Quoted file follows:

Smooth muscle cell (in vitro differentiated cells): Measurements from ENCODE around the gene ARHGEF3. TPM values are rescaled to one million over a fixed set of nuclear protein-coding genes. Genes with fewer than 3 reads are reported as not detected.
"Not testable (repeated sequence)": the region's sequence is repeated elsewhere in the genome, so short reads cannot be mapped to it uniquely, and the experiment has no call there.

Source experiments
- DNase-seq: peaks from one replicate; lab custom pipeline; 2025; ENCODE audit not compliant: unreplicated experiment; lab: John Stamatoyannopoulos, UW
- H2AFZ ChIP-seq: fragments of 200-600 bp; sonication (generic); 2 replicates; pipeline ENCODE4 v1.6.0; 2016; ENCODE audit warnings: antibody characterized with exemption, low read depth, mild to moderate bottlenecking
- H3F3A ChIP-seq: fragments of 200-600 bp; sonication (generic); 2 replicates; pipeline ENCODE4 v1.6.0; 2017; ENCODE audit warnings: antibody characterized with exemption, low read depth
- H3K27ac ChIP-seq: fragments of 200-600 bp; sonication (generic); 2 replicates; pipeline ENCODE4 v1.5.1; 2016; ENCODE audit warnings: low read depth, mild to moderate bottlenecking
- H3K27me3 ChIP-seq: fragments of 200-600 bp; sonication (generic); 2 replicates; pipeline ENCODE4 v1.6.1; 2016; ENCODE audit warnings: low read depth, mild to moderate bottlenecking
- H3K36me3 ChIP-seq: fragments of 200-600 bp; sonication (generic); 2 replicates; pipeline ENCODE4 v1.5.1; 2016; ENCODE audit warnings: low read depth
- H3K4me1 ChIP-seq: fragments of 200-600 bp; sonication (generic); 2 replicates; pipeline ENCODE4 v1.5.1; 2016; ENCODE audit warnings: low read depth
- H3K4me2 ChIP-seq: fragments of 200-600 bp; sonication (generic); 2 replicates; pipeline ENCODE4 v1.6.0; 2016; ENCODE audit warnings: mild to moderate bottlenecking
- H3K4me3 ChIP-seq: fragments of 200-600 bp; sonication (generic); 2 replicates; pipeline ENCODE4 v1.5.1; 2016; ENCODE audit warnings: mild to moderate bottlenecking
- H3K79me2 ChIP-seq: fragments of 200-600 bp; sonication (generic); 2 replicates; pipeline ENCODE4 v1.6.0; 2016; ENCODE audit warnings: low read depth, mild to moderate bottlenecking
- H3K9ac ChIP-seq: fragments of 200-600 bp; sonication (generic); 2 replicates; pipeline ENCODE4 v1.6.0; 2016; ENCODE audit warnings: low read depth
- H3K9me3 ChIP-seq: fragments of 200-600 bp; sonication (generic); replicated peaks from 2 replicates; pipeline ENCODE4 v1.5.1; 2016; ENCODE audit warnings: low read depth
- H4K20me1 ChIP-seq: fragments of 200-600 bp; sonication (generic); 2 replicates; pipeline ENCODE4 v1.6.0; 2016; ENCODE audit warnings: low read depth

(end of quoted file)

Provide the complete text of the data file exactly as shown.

Smooth muscle cell (in vitro differentiated cells): Measurements from ENCODE around the gene ARHGEF3. TPM values are rescaled to one million over a fixed set of nuclear protein-coding genes. Genes with fewer than 3 reads are reported as not detected.
"Not testable (repeated sequence)": the region's sequence is repeated elsewhere in the genome, so short reads cannot be mapped to it uniquely, and the experiment has no call there.

Source experiments
- DNase-seq: peaks from one replicate; lab custom pipeline; 2025; ENCODE audit not compliant: unreplicated experiment; lab: John Stamatoyannopoulos, UW
- H2AFZ ChIP-seq: fragments of 200-600 bp; sonication (generic); 2 replicates; pipeline ENCODE4 v1.6.0; 2016; ENCODE audit warnings: antibody characterized with exemption, low read depth, mild to moderate bottlenecking
- H3F3A ChIP-seq: fragments of 200-600 bp; sonication (generic); 2 replicates; pipeline ENCODE4 v1.6.0; 2017; ENCODE audit warnings: antibody characterized with exemption, low read depth
- H3K27ac ChIP-seq: fragments of 200-600 bp; sonication (generic); 2 replicates; pipeline ENCODE4 v1.5.1; 2016; ENCODE audit warnings: low read depth, mild to moderate bottlenecking
- H3K27me3 ChIP-seq: fragments of 200-600 bp; sonication (generic); 2 replicates; pipeline ENCODE4 v1.6.1; 2016; ENCODE audit warnings: low read depth, mild to moderate bottlenecking
- H3K36me3 ChIP-seq: fragments of 200-600 bp; sonication (generic); 2 replicates; pipeline ENCODE4 v1.5.1; 2016; ENCODE audit warnings: low read depth
- H3K4me1 ChIP-seq: fragments of 200-600 bp; sonication (generic); 2 replicates; pipeline ENCODE4 v1.5.1; 2016; ENCODE audit warnings: low read depth
- H3K4me2 ChIP-seq: fragments of 200-600 bp; sonication (generic); 2 replicates; pipeline ENCODE4 v1.6.0; 2016; ENCODE audit warnings: mild to moderate bottlenecking
- H3K4me3 ChIP-seq: fragments of 200-600 bp; sonication (generic); 2 replicates; pipeline ENCODE4 v1.5.1; 2016; ENCODE audit warnings: mild to moderate bottlenecking
- H3K79me2 ChIP-seq: fragments of 200-600 bp; sonication (generic); 2 replicates; pipeline ENCODE4 v1.6.0; 2016; ENCODE audit warnings: low read depth, mild to moderate bottlenecking
- H3K9ac ChIP-seq: fragments of 200-600 bp; sonication (generic); 2 replicates; pipeline ENCODE4 v1.6.0; 2016; ENCODE audit warnings: low read depth
- H3K9me3 ChIP-seq: fragments of 200-600 bp; sonication (generic); replicated peaks from 2 replicates; pipeline ENCODE4 v1.5.1; 2016; ENCODE audit warnings: low read depth
- H4K20me1 ChIP-seq: fragments of 200-600 bp; sonication (generic); 2 replicates; pipeline ENCODE4 v1.6.0; 2016; ENCODE audit warnings: low read depth